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lewin's blog

By lewin, history, 9 months ago, In English,

NAIPC is coming up on March 24th (start time here). More information about the contest can be found on this page. More information on how to register can be found on this page. You can register in teams of up to 3. This contest will be on Kattis.

Several hours later, it will be available as an open cup round as the Grand Prix of America (start time here). Please only participate in one of them, and don't discuss problems here until after the open cup round has ended.

The deadline to register for the contest on Kattis is March 21st. You will need an ICPC account to register (you can see instructions in the link above on how to create one if needed).

You can see some past years' problems here: 2017, 2016

UPD 1: The deadline to register your team is soon.

UPD 2: Contests are over

 
 
 
 
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9 months ago, # |
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G seems to be a problem related to matroid intersection.

How to solve it?

Edit : I figure out how to solve it after reading the author's solution.

Spoiler
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9 months ago, # |
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How to solve B and J ?

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9 months ago, # |
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I: I had to optimize my O(NM) solution (and still it takes 1.8s). Is there something faster?

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    9 months ago, # ^ |
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    You can speed up to N+M**2 if you can multiply polynomial by constant in O(1).

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    9 months ago, # ^ |
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    I wasted 90min in problem I and still cannot solve :(

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    9 months ago, # ^ |
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    Here is O(NM) solition, which doesn't seems too optimized for me, and works for 0.5s

    solution
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9 months ago, # |
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C ?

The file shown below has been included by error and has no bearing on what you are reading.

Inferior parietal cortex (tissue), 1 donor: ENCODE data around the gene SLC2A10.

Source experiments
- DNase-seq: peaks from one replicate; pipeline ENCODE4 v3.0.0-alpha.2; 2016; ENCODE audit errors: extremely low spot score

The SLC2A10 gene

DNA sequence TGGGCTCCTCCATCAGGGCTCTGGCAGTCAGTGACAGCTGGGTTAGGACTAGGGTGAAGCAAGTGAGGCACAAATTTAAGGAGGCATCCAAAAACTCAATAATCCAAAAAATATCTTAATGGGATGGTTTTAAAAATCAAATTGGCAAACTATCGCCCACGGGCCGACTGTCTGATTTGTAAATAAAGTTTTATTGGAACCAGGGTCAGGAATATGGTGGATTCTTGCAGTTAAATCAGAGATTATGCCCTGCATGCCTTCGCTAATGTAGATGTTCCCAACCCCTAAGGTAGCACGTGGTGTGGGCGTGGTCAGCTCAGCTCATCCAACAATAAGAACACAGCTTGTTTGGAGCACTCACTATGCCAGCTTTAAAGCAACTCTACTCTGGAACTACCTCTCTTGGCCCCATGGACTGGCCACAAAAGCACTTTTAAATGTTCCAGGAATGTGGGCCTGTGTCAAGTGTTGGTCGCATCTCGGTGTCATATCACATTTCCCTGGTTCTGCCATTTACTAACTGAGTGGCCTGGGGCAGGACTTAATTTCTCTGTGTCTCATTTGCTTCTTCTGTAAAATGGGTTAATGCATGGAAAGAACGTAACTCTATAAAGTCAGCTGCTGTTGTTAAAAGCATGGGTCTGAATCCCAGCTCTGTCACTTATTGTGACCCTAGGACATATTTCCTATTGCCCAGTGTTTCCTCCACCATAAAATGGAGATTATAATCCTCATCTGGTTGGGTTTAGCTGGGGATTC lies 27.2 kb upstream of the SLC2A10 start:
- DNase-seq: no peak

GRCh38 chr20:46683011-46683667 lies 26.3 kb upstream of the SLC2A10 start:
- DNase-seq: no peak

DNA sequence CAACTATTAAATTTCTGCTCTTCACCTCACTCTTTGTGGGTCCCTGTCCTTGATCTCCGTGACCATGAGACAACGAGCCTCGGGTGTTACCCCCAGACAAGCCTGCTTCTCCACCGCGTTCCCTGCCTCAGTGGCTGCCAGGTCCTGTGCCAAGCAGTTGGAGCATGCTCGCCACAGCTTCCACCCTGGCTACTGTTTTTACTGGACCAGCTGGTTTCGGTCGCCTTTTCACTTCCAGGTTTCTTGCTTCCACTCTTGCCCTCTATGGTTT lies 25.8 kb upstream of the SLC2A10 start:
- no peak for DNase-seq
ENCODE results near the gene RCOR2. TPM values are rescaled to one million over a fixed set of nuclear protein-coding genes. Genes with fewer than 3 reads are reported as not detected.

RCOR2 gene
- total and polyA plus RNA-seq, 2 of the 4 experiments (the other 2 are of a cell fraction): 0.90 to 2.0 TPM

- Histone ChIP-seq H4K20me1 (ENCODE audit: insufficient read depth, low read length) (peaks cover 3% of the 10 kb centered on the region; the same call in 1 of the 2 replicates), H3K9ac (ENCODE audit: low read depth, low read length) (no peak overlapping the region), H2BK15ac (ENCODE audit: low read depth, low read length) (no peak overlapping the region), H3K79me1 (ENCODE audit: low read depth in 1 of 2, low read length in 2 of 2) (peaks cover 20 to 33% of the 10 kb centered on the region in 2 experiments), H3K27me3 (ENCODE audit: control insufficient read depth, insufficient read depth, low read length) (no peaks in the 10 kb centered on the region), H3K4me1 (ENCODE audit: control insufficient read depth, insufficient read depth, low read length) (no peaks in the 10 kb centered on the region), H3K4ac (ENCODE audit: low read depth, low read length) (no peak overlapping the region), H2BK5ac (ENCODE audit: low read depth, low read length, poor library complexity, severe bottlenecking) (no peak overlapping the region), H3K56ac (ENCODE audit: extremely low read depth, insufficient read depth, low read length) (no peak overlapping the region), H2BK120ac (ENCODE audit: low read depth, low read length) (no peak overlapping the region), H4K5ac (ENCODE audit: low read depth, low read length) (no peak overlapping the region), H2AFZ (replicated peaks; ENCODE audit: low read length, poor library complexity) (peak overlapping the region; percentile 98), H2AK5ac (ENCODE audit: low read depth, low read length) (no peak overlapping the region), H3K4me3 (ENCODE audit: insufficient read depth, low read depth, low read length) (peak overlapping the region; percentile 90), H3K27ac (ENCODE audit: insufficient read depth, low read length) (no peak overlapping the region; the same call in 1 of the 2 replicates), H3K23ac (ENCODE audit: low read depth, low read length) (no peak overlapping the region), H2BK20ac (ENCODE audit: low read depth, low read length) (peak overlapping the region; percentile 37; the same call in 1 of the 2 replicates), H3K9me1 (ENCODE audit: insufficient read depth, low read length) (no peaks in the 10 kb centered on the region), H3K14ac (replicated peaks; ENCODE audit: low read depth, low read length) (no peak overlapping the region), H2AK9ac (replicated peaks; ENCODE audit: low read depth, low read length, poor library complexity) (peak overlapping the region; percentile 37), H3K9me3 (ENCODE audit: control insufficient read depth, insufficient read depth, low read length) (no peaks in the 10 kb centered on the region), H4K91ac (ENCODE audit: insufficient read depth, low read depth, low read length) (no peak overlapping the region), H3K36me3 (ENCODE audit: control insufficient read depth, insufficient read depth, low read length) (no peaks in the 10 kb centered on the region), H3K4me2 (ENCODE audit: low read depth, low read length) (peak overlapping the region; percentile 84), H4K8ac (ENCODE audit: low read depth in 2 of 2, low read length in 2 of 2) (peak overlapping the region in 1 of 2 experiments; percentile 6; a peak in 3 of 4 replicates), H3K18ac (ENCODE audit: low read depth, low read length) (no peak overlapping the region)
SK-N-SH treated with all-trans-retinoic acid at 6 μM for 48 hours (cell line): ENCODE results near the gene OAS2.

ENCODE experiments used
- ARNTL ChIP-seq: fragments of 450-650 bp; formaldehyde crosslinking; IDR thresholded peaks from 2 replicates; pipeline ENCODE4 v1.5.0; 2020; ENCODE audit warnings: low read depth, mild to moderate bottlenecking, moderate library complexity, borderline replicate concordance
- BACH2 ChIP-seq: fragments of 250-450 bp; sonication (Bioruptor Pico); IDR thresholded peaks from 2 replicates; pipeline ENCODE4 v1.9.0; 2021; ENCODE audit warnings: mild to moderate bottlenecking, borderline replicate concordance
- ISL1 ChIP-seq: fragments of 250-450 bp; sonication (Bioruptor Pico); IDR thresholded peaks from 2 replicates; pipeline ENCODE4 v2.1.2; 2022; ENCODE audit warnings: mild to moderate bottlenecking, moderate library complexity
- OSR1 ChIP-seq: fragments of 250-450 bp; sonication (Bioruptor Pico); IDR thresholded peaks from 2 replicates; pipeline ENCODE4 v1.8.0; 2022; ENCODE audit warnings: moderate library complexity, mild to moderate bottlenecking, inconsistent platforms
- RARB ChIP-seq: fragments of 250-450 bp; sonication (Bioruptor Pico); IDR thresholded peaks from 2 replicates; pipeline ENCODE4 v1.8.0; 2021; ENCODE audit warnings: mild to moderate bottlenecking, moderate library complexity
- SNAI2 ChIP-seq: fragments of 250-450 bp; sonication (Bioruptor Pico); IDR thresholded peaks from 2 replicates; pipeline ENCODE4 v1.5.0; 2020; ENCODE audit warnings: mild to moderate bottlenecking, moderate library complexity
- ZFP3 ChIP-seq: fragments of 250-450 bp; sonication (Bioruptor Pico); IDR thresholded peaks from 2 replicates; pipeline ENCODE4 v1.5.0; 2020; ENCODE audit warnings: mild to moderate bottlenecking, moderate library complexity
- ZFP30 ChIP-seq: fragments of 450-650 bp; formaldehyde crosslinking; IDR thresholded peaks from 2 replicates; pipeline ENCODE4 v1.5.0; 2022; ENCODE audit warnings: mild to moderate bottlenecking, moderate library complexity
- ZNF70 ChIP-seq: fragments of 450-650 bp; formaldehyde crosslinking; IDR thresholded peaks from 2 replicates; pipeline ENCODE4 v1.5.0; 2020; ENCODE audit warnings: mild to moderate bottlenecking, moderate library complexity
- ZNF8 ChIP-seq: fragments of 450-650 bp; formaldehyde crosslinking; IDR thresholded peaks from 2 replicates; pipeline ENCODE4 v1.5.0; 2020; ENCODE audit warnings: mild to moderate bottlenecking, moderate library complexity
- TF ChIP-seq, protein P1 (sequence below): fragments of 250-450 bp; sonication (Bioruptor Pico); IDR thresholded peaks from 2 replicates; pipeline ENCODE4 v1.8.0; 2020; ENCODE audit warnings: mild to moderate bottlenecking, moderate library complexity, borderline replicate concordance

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    9 months ago, # ^ |
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    Do operations in reverse. Then i-th operation xors segment of length i.

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      9 months ago, # ^ |
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      How to solve after that ?

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        9 months ago, # ^ |
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        Do the bitmask dp. dpi, msk is 1 iff after i operations we can get the mask msk. The answer is not more than n, so it works in O(2nn2).

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9 months ago, # |
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As I see, author solution on F is O(n+m). Problem can be solved in O(log^3) (or probably, log^2). The idea is follwing. We can find a number of points below passing through point (x, y) in O(logn) time. This can be done by Euclid-like approach.

We want to find a first direction (i.e irreducibly p, q), such that number of point below p/q is less then number we need. To do that, we can go down by Stern–Brocot tree

Formally, that means that we have (p1/q1 which is lower bound for our direction, and p2/q2 to upper bound). Initially, 0/1 and 1/0 are them. If (p1+p2)/(q1+q2) is too far, p1/q1 is answer, because there is no numbers between them. If not, we can change one of bounds to it. Although we have linear number of steps, we have O(logn) number of "turns", that is positions, where we change different bound with previous one. Number of steps before next turn, can be found using binary search. If do so, O(log^2) times of solving "points under line" problem needed.

solution

Code here is a bit messy, because i was rewring linear searches of turns to binary on last minutes, but solves problem in 9ms.

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    9 months ago, # ^ |
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    Instead of Stern-Brocot tree, we binary searched on doubles, and used chain fraction to find the closest p/q with q<=n. This is log**2 I think.

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    9 months ago, # ^ |
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    If you use normal binary searches, the runtime is Θ(log3). If you use exponential search instead, the runtime drops to Θ(log2). (Exponential search runs in where t is the number steps you end up taking.)

    During the contest I just improved the constant of the linear searches by trying steps of 1000 first.